Exterior Painting Prep

Is exterior painting prep necessary? The decision to take on an exterior house painting project is usually made because the existing paint is looking weathered and worn. Conditions may vary from slight fading and loss of luster to severe peeling and paint failure.


One thing you can be sure of is that a fresh coat of paint is only as good as the surface to which it is applied. Proper painting prep is the key to a quality paint job. Good preparation will not only enhance the appearance of the paint work, but will also increase its durability. Make sure to prep it before you paint it.


Tools for Painting – Prep

Most of the paint prep tools are relatively inexpensive. Some items to add to your tool box include flexible putty knives, scrapers, 5 in 1 tool, caulk gun, palm sander, and orbital sander. The orbital sander and the palm sander are big time savers for sanding exterior siding.

Painting Supplies

Paint supplies for prep include items such as sandpaper, fillers, caulk, and primers. All of these products have unique characteristics and should be used for the proper applications

Paint Prep for Different Materials

The various building materials used to construct the exterior portions of homes have different properties from one another, which greatly affect the performance of paint coatings. A closer look at the unique characteristics of the most frequently used building materials is helpful in determining what painting prep steps will be necessary.

Wood
While all buildings materials are subject to some amount of expansion and contraction due to temperature fluctuations, wood is also greatly affected by moisture content. When moisture is allowed to penetrate into the pores of the wood it causes the substrate to swell up and become somewhat unstable. The consequences are often peeling and flaking of paint coatings. This is an all too common problem that may require extensive painting prep.

A solid effort should be put toward preventing moisture from entering into wood surfaces. Caulking joints that form between all the different architectural elements and filling holes are important steps toward waterproofing. Caulking and filling also improve the appearance of the painted surfaces.

Wood is also vulnerable to the effects of ultra violet rays from the sun. Inadequate protection of a wood surface can result in damage to the outward layers of wood fibers. The sunburned wood fibers need to be removed before a new coat of stain or paint can be applied. This is often the case with stain coatings on wood.

Stucco
Stucco is another material that generally needs some amount of exterior painting prep. Even though stucco is a much more stable material than wood, it does have its drawbacks. Cracking is one of its inherent characteristics. At one time or another just about every home with exterior stucco has had some number of cracks

Hairline cracks are small cracks usually formed during the curing process of new stucco. They can also occur from slight movement due to expansion and contraction. Larger stress cracks are usually caused by movement in the underlying foundation or other structural problems. Patching stucco cracks should be addressed before new coats of paint are applied.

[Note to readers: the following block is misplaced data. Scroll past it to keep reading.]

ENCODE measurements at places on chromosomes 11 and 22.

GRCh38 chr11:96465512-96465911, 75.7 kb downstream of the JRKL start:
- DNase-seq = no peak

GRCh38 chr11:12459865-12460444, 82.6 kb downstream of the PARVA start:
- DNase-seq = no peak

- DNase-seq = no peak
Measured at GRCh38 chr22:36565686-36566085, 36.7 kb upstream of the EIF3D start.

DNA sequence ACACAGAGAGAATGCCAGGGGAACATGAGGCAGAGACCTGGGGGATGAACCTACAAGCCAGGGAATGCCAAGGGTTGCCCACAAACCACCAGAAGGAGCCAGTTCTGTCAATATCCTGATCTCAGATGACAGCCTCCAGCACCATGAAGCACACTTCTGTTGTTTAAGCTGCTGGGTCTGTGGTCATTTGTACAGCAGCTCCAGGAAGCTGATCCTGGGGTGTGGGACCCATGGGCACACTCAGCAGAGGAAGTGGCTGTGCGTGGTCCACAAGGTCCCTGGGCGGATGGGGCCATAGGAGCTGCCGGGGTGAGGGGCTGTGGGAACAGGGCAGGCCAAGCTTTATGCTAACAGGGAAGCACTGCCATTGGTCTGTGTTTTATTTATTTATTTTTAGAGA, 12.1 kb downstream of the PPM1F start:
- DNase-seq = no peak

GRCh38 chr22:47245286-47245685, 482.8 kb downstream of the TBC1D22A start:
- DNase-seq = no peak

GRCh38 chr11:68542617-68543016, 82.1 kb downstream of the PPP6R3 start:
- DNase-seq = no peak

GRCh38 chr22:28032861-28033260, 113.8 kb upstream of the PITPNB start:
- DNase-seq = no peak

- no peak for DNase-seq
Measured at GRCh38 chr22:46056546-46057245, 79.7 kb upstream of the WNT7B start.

Sun beaten weathered paint on stucco often breaks down and becomes chalky. This is easily remedied by washing thoroughly and applying a masonry conditioner/primer

Minerals such as lime and calcium can leach out from stucco and damage paint coatings. This happens when new stucco is not allowed to adequately cure before the paint coats are applied. If these mineral salts are visible on the surface of the stucco, a thorough washing and a proper primer coat can usually solve the problem.

Masonry (Brick and Block)
Mineral salts can leach from brick and block and damage paint coatings. A thorough washing and a proper primer coat is the solution.

Large cracks often form in masonry walls, especially in the corners. Caulking will keep moisture out and greatly improve appearance.

Cement Fiber Board
Several cement fiber board products are pre-finished and do not require painting. However many of these products are painted. Prolonged sun exposure can cause paint to break down and become chalky. Before applying caulk to joints check manufacturer’s specs.

Galvanized Metal
Gutters, downspouts, and roof metal are often made of galvanized metal. If galvanized metal was not etched and properly primed when it was originally painted, it may be subject to blistering and peeling. The sun can also take its toll on galvanized metal, especially with dark colors. Hot temperatures over a long period of time can cause flaking of the paint. Some painting prep is usually in order for this type of substrate.

Ferrous Metal
Iron railings, gates, windows, and other ferrous metal components are susceptible to rust forming at any area that is not adequately protected by paint coatings. Good painting prep consists of removing or converting the rust spots and properly priming these areas.

Final Thoughts

You can determine which facets of painting preparation are necessary for your project by doing a thorough visual inspection.

Houses built before the mid-1970s have a high probability of having been painted with lead based paints. Do a lead-test on your house. You can purchase a lead-test kit at paint stores. This test can detect the presence of lead in your existing coats of paint. Make sure to observe all applicable laws and regulations regarding lead based paints. For additional information, go to the EPA/lead paint.

Exterior painting often requires the use of ladders. Please take all the necessary safety precautions when undertaking an exterior house painting project because safety always comes first.

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Professional Painting, Inc. is a full service painting company serving the San Francisco Bay Area since 1988.